European Courts Say Vatican Can Not Be Sued

On Tuesday, the European Court of Human Rights ruled that the Vatican is a sovereign state and cannot be sued in European courts. This confirms the long-held stance by the Holy See that the pope and Vatican state officials are shielded by state immunity. They also cannot be held accountable for the actions of priests and bishops in dioceses around the world.

The Vatican has long enjoyed diplomatic immunity after signing the Lateran Treaties with Benito Mussolini in 1929. This established the Vatican as an independent city within Italy and granted Roman Catholicism special status.

The case was brought forth by 24 French, Belgian and Dutch nationals, claiming Catholic priests sexually abused them as children.

Victims initially sought a Belgian court to award them €10,000 ($11,600) each in damages in the class-action lawsuit, but the court claimed it had no jurisdiction over the Holy See. Because both the case and the appeal were denied, the plaintiffs argued they had been deprived of access to a court.

The plaintiffs’ lawyer Walter Van Steenbrugge said, “There was a clear politic coming out of the Vatican to remain silent, to not work with the investigations, to hide and protect the priests abusing children. The Belgian courts never analyzed our documents, our claims, because they were saying you can’t come here into the courts because the Holy See has immunity.”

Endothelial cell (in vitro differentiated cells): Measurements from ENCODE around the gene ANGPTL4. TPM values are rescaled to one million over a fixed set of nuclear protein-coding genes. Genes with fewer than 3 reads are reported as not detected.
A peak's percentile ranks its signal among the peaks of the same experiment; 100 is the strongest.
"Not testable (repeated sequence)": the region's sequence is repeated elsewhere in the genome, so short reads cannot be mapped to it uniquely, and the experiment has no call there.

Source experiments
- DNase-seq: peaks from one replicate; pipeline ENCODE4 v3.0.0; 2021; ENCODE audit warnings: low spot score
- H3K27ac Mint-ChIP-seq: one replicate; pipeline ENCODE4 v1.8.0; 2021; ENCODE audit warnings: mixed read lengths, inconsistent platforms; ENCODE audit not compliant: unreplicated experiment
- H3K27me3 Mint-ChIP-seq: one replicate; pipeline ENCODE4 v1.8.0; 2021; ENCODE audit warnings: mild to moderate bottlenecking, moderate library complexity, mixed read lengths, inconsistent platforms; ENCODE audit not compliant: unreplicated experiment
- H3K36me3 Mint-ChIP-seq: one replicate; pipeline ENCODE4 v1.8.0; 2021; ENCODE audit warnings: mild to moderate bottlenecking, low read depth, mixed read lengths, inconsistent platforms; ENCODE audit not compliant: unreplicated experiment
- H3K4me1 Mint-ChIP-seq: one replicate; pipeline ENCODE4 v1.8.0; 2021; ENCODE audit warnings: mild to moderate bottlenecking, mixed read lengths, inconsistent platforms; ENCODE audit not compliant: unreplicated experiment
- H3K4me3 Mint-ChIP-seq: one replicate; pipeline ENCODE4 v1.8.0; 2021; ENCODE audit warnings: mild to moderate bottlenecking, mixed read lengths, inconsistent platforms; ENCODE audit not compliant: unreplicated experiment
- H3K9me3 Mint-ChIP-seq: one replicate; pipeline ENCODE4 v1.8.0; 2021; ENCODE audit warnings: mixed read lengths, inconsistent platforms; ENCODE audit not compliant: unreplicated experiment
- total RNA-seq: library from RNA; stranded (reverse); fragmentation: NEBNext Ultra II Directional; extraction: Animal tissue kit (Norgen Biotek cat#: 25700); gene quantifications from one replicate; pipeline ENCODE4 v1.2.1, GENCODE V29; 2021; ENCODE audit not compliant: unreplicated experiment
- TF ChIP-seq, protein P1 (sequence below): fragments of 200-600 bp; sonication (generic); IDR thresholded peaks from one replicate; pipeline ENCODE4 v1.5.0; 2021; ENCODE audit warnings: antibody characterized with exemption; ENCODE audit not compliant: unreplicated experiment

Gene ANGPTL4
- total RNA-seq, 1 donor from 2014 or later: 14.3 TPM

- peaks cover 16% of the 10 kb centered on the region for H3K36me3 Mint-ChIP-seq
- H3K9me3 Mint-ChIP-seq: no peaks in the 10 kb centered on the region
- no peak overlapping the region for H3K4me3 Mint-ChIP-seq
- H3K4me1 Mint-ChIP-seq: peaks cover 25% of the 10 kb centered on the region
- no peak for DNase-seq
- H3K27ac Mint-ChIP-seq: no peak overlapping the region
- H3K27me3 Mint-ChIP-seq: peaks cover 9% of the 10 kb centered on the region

All but one judge on the European Court of Human Rights agreed with the Belgian court that they don’t have jurisdiction over the Vatican or its employees.

They said in a statement, “The Court did not find anything unreasonable or arbitrary in the detailed reasoning which led the Court of Appeal to reach that conclusion. It pointed out that it had itself previously characterized agreements between the Holy See and other States as international treaties.”

Judge Darian Pavli was the only judge to disagree. In his dissenting opinion, Pavli knocked the Belgian court for refusing to hear evidence brought by the plaintiffs. Evidence that may reveal the Holy See is not only looking the other way when sexual abuse scandals arise — they may have been ordering the cover-up of rape and molestation directly.

“The applicants submitted evidence purportedly showing that the Holy See had sent a letter to all Catholic bishops worldwide in 1962 that mandated a ‘code of silence’ regarding cases of sexual abuse within the Church, on pain of excommunication,” Pavli wrote. “Pope Francis himself has in recent years acknowledged a ‘culture of abuse and cover-up’ within the Catholic Church.”

The judgment is not yet final as any party to the case has three months to request that it be referred to the Grand Chamber of the Court.


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